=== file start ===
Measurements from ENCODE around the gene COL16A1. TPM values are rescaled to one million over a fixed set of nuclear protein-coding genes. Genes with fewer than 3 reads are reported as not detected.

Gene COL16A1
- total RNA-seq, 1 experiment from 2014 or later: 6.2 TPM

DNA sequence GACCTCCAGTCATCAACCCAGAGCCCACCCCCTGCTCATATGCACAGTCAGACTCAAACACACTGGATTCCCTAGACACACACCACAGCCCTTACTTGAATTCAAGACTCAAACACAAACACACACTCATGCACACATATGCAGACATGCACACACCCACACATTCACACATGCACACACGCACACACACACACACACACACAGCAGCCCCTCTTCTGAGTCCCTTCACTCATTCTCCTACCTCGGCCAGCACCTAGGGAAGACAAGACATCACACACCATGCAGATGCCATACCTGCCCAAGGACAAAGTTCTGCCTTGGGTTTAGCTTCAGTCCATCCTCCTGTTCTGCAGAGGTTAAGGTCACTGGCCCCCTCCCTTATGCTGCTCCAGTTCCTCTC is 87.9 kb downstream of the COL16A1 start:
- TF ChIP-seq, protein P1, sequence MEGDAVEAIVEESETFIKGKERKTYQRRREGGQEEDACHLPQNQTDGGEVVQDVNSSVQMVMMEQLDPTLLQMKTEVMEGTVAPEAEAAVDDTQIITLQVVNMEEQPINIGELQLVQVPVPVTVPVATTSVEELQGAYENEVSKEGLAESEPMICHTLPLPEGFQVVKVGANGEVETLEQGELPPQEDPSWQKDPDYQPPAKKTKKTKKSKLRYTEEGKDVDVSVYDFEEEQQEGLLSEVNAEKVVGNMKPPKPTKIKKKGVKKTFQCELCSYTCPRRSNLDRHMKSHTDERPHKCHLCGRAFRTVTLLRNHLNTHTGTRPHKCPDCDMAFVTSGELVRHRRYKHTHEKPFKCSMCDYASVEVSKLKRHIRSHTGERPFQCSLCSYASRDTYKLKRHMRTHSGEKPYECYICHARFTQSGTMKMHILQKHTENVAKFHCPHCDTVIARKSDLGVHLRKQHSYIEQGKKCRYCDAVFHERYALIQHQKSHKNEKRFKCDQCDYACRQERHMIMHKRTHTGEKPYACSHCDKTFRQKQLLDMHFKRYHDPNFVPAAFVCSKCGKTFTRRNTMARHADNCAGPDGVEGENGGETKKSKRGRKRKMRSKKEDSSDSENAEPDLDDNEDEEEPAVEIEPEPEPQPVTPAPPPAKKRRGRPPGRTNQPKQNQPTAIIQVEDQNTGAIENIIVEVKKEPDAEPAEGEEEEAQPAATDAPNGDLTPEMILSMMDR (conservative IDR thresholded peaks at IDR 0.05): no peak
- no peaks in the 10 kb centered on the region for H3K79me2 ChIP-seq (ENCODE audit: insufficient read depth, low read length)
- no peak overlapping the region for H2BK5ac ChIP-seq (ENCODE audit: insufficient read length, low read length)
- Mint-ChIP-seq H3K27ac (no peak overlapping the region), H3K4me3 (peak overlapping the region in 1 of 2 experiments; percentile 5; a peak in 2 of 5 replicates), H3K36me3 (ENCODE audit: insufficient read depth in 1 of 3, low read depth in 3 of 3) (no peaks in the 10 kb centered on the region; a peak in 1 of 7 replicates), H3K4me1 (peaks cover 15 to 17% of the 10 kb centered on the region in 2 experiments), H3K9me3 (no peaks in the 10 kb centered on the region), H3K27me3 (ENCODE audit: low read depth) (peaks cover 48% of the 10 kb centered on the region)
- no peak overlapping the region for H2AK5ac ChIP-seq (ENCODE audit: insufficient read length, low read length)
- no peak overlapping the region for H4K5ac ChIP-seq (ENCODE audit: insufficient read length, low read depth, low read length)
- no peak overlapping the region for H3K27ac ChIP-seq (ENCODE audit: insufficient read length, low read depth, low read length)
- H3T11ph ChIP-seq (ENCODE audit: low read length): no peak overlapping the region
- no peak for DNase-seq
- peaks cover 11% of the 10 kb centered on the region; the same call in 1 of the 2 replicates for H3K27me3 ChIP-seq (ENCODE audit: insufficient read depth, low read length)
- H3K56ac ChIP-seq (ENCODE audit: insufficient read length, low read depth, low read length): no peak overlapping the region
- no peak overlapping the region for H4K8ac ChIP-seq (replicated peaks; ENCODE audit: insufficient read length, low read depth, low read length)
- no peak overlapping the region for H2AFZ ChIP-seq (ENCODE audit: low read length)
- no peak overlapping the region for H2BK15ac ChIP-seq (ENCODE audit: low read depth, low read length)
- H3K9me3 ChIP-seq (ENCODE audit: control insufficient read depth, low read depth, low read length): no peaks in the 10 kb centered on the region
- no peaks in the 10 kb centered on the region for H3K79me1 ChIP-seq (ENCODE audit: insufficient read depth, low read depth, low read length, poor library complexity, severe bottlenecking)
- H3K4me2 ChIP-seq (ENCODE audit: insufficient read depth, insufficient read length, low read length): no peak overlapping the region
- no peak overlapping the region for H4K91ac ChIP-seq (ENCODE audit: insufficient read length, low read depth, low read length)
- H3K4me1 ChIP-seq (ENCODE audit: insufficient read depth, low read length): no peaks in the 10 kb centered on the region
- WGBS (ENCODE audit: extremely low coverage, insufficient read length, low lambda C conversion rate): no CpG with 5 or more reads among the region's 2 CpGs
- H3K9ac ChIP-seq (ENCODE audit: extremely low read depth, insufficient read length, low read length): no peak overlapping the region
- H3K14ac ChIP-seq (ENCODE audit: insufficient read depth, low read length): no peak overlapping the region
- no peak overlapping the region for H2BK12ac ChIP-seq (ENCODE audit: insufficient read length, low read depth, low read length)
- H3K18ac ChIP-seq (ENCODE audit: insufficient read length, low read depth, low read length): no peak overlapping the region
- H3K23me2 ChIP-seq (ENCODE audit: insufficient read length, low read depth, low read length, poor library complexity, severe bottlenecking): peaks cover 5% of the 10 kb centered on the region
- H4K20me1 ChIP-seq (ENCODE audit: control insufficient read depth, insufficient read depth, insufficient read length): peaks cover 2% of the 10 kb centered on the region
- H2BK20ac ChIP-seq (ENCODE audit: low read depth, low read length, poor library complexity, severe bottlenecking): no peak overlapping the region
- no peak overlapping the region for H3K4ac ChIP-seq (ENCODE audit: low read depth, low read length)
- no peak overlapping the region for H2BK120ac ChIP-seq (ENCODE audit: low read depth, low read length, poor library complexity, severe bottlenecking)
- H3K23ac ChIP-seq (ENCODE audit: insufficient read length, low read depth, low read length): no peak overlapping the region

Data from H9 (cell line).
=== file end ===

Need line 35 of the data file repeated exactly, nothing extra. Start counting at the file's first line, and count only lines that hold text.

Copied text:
Data from H9 (cell line).